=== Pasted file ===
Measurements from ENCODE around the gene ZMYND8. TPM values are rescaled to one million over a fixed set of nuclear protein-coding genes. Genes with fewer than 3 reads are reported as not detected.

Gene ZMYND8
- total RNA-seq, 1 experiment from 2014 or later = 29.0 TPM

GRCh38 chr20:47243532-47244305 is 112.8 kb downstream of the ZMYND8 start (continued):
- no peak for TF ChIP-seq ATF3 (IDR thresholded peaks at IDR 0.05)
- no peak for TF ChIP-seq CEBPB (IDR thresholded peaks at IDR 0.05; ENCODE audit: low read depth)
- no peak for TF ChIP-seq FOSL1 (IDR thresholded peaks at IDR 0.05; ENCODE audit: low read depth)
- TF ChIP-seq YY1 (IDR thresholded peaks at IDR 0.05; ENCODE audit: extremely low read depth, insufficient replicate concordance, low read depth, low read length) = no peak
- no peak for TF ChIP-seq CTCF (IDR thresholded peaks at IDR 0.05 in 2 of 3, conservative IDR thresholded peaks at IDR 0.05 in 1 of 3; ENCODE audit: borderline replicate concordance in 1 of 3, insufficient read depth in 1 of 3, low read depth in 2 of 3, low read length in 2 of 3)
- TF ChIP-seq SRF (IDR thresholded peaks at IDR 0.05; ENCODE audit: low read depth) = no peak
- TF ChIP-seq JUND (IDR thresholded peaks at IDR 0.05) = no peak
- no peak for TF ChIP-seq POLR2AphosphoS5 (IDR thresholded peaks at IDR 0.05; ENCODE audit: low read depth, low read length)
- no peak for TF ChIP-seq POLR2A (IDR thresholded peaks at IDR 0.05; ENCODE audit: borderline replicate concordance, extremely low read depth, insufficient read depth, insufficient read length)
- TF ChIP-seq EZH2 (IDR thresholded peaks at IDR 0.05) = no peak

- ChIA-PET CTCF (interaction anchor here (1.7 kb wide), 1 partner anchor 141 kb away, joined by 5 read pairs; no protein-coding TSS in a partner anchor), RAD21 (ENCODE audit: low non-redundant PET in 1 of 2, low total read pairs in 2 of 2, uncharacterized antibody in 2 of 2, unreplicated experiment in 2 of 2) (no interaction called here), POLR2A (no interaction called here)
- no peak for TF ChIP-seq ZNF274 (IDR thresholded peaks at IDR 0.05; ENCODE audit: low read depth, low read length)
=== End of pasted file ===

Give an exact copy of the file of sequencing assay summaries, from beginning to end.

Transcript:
Measurements from ENCODE around the gene ZMYND8. TPM values are rescaled to one million over a fixed set of nuclear protein-coding genes. Genes with fewer than 3 reads are reported as not detected.

Gene ZMYND8
- total RNA-seq, 1 experiment from 2014 or later = 29.0 TPM

GRCh38 chr20:47243532-47244305 is 112.8 kb downstream of the ZMYND8 start (continued):
- no peak for TF ChIP-seq ATF3 (IDR thresholded peaks at IDR 0.05)
- no peak for TF ChIP-seq CEBPB (IDR thresholded peaks at IDR 0.05; ENCODE audit: low read depth)
- no peak for TF ChIP-seq FOSL1 (IDR thresholded peaks at IDR 0.05; ENCODE audit: low read depth)
- TF ChIP-seq YY1 (IDR thresholded peaks at IDR 0.05; ENCODE audit: extremely low read depth, insufficient replicate concordance, low read depth, low read length) = no peak
- no peak for TF ChIP-seq CTCF (IDR thresholded peaks at IDR 0.05 in 2 of 3, conservative IDR thresholded peaks at IDR 0.05 in 1 of 3; ENCODE audit: borderline replicate concordance in 1 of 3, insufficient read depth in 1 of 3, low read depth in 2 of 3, low read length in 2 of 3)
- TF ChIP-seq SRF (IDR thresholded peaks at IDR 0.05; ENCODE audit: low read depth) = no peak
- TF ChIP-seq JUND (IDR thresholded peaks at IDR 0.05) = no peak
- no peak for TF ChIP-seq POLR2AphosphoS5 (IDR thresholded peaks at IDR 0.05; ENCODE audit: low read depth, low read length)
- no peak for TF ChIP-seq POLR2A (IDR thresholded peaks at IDR 0.05; ENCODE audit: borderline replicate concordance, extremely low read depth, insufficient read depth, insufficient read length)
- TF ChIP-seq EZH2 (IDR thresholded peaks at IDR 0.05) = no peak

- ChIA-PET CTCF (interaction anchor here (1.7 kb wide), 1 partner anchor 141 kb away, joined by 5 read pairs; no protein-coding TSS in a partner anchor), RAD21 (ENCODE audit: low non-redundant PET in 1 of 2, low total read pairs in 2 of 2, uncharacterized antibody in 2 of 2, unreplicated experiment in 2 of 2) (no interaction called here), POLR2A (no interaction called here)
- no peak for TF ChIP-seq ZNF274 (IDR thresholded peaks at IDR 0.05; ENCODE audit: low read depth, low read length)